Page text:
Stormzy’s triumphant Glastonbury headline set is bombastic, touching and feels bigger than himself

Chris Martin and Dave join the 25 year-old on stage, but it feels like a pivotal moment for British rap culture as a whole.

When Jay-Z was announced to headline Glastonbury in 2008 - becoming the first rapper to do so - the reception was almost staggeringly divisive, with Glastonbury purists (and Noel Gallagher) criticising the decision. Obviously he smashed it, and it opened the door for the likes of Beyonce and Kanye West to follow in his footsteps and make history on the Pyramid Stage. Tonight feels like another one of those moments. Fittingly, then, Stormzy’s headline set, which has also attracted large amounts of criticism, begins with a VT of Jay-Z talking him through what it takes to top the bill at the biggest festival on the planet. “That’s culture,” he repeats to end the video, and said culture takes a giant leap forward tonight.

Criticism levelled at the booking of Stormzy to headline this year’s Glastonbury largely came from his relatively light discography, with only one full-length to draw from. Tonight’s set manages to not feel flimsy, though, and the songs he chooses to cover are carefully, cleverly chosen. Belting out versions of UK garage classic ‘Sweet Like Chocolate’ and Kanye West’s ‘Ultralight Beam’ in a row highlight the two sides of his musical upbringing, while his version of Ed Sheeran’s ‘Shape Of You’ shows his prowess at providing radio-ready features. Then - as this is Glastonbury after all - Coldplay’s Chris Martin comes on stage for a delicate, tasteful performance on keys and harmonies for ‘Blinded By Your Grace pt. 1’; it really does feel like Stormzy has fully bought into the culture of Glastonbury, as well as showcasing his own.

When Dave and Fredo join him on stage for a run through their number one hit ‘Funky Friday’, it’s yet another nod to those who Stormzy has grown around and graduated to the big leagues with; as much as it’s his headline set tonight, it feels representative of the culture as a whole. This is most clearly shown when he reels off a massive list of names in the UK rap scene, all of which feel represented tonight, from Little Simz and slowthai to Dizzee Rascal, Skepta and Octavian. “This was the first British rap song to go number one in the UK,” Stormzy says after ‘Funky Friday’. “It means we’ve come a long way… but this is the second one,” he quips before viscerally launching into recent chart-topper ‘Vossi Bop’.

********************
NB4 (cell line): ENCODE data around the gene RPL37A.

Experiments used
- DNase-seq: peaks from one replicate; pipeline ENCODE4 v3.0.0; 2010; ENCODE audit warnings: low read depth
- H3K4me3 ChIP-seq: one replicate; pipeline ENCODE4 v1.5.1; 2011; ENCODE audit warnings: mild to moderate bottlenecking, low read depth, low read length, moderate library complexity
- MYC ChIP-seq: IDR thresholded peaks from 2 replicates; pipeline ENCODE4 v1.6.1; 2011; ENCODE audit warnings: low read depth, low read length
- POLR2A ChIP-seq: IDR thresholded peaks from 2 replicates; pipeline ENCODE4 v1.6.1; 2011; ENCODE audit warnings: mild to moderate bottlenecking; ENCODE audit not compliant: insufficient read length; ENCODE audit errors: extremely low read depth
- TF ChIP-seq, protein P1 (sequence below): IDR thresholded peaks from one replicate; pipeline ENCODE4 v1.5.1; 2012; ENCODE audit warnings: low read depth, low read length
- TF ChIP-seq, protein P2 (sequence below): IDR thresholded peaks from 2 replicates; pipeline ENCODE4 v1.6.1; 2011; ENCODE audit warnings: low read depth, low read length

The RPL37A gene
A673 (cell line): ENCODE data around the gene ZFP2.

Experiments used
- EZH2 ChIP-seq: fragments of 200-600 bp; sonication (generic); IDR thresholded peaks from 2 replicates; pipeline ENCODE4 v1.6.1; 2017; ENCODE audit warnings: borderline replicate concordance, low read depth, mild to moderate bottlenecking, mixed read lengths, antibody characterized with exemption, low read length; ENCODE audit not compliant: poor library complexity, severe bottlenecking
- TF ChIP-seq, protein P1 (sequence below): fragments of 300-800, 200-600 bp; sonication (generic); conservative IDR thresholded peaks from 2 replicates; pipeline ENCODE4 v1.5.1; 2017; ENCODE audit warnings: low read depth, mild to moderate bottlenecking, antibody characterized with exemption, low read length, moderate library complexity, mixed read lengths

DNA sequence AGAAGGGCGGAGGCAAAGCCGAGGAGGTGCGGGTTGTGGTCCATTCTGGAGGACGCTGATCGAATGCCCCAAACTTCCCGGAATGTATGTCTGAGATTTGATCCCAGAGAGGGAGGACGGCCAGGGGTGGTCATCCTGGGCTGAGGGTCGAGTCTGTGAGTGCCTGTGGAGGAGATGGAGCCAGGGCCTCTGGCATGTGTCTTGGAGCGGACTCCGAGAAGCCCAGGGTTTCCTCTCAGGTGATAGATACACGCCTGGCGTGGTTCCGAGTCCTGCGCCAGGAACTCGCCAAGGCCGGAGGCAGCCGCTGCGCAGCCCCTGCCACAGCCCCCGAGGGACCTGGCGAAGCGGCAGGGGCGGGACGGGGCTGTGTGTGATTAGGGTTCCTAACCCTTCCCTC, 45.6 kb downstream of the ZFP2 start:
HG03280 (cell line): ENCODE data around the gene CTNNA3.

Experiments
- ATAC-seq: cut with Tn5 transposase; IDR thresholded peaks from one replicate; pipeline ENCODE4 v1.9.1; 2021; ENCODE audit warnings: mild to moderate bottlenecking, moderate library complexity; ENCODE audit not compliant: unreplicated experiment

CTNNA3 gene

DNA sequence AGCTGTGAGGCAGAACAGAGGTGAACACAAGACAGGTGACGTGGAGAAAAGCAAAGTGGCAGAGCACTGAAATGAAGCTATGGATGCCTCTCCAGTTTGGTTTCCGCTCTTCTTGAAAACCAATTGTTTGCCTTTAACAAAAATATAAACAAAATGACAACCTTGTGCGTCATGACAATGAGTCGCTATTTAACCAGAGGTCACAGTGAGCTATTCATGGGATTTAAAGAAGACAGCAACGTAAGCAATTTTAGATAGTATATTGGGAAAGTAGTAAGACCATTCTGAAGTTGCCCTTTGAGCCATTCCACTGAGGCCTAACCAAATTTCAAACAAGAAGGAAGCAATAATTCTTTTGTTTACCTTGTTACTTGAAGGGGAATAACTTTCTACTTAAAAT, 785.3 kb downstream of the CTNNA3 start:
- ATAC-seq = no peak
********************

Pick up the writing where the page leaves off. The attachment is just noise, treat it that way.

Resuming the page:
The set is punctuated by fireworks from the start, but it’s the set’s quieter, more touching moments that hit the hardest. One of the highlights is a mid-set interlude with two ballet dancers taking the stage, accompanied by an explanation on the screen of how black ballet dancers now finally have ballet shoes to match their skin. It’s one of a number of moments that make tonight feel important and pivotal for a lot more than just Stormzy himself, and he manages to use his platform tonight to raise up those alongside him as well as cement his status as a star. That’s how it’s done.

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